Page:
I wrote recently about the dangers lurking in the House version of the "broadband Stimulus" bill. Critically, the House bill fails to define essential terms in the proposed grant program, leaving award decisions largely to the discretion of the administrating agency; by "discretion" I mean political whim.
The Senate version of the bill does little better. The Senate, it appears, would like the administrating agency to consult with state officials in determining those areas that are eligible to receive funding under the program, thus adding yet another layer of potential political horse trading.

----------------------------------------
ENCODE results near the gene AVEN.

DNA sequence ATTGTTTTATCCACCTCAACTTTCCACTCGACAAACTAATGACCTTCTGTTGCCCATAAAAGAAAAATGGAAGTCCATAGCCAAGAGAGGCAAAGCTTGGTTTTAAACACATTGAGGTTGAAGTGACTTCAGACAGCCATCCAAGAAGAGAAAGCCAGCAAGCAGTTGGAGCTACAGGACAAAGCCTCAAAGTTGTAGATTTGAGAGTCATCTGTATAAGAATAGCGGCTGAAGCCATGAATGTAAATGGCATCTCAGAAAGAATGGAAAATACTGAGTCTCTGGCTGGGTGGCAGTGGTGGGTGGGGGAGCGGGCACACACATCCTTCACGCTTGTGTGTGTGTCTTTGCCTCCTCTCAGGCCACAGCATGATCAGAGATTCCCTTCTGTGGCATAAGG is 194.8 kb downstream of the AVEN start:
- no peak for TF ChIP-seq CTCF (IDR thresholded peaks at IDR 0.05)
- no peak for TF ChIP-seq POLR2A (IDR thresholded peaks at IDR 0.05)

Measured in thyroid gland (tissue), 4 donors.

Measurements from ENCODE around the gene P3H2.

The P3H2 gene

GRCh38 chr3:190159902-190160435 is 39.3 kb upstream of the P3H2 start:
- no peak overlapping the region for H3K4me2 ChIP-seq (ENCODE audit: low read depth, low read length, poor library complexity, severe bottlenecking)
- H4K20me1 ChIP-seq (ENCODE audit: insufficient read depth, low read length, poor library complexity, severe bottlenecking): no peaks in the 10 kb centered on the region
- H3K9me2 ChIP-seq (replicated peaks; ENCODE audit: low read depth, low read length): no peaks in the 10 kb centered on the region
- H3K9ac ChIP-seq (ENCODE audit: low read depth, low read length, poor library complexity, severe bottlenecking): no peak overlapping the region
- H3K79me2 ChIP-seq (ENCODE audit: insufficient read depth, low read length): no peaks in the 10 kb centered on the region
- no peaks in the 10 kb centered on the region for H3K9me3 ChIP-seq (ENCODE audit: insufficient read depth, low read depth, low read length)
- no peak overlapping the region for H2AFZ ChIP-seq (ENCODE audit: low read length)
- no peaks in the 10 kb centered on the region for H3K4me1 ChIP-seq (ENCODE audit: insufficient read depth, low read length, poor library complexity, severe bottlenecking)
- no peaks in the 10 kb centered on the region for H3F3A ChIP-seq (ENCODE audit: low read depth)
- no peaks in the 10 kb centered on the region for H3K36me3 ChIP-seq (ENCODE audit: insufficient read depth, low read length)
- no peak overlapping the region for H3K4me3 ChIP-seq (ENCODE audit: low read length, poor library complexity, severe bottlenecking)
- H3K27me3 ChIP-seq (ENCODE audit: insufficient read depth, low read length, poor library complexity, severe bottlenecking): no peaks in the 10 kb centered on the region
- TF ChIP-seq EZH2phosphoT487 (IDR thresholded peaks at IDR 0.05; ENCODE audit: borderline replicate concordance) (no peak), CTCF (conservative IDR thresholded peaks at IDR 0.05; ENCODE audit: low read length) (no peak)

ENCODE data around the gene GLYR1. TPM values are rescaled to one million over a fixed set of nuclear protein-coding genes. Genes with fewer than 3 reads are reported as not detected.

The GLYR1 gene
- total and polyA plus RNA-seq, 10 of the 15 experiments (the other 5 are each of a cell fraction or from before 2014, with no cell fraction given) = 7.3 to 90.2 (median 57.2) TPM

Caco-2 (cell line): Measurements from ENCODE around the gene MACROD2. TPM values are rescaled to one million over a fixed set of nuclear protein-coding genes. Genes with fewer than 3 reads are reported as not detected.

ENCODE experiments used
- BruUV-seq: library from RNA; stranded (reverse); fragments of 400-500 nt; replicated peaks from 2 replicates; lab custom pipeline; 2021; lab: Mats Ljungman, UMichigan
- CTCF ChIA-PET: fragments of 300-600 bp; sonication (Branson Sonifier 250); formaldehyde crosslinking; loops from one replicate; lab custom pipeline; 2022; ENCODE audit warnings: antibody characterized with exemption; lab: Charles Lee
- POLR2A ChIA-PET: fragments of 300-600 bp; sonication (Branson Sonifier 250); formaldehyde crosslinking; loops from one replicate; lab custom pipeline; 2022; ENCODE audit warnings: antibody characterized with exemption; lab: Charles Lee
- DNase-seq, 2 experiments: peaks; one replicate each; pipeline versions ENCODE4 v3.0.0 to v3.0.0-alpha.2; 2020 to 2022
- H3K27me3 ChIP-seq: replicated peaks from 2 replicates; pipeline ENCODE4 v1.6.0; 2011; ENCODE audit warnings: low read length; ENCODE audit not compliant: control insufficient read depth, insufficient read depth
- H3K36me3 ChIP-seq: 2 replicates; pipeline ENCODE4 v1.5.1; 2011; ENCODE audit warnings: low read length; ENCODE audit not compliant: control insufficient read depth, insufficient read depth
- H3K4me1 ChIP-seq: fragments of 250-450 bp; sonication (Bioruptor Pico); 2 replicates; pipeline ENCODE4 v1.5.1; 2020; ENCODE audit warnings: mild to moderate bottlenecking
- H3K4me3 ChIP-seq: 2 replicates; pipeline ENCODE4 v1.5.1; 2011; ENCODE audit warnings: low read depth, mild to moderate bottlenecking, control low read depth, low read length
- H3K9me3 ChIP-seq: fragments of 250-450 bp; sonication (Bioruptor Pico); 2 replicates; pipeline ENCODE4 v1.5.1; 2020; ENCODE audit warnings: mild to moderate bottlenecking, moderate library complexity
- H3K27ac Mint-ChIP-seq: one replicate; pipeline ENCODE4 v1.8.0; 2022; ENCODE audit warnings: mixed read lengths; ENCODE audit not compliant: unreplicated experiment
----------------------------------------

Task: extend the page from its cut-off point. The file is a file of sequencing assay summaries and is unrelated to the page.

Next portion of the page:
Odder still, the Senate version would limit eligibility to receive broadband stimulus funds to state and local governments, non-profits, and public-private partnerships. Huh? Is this about pushing broadband to rural, underserved communities, or is it about bailing out bankrupt, mismanaged states? If the former, the eligibility restrictions in the bill necessarily undermine the potential success of the program. A person who has fallen overboard cares not who responds, so long as someone gets a life-preserver to them quickly. Why would the ship's captain order in advance that only certain crew members may assist drowning passengers?
To maximize the practical impact of broadband stimulus, the program should be technologically-neutral and applicant-agnostic. That is, decisions should be made based on who can best and fastest deliver high-speed services to those in need, not based on arbitrary criteria reflecting only the subjective preferences of the Senate.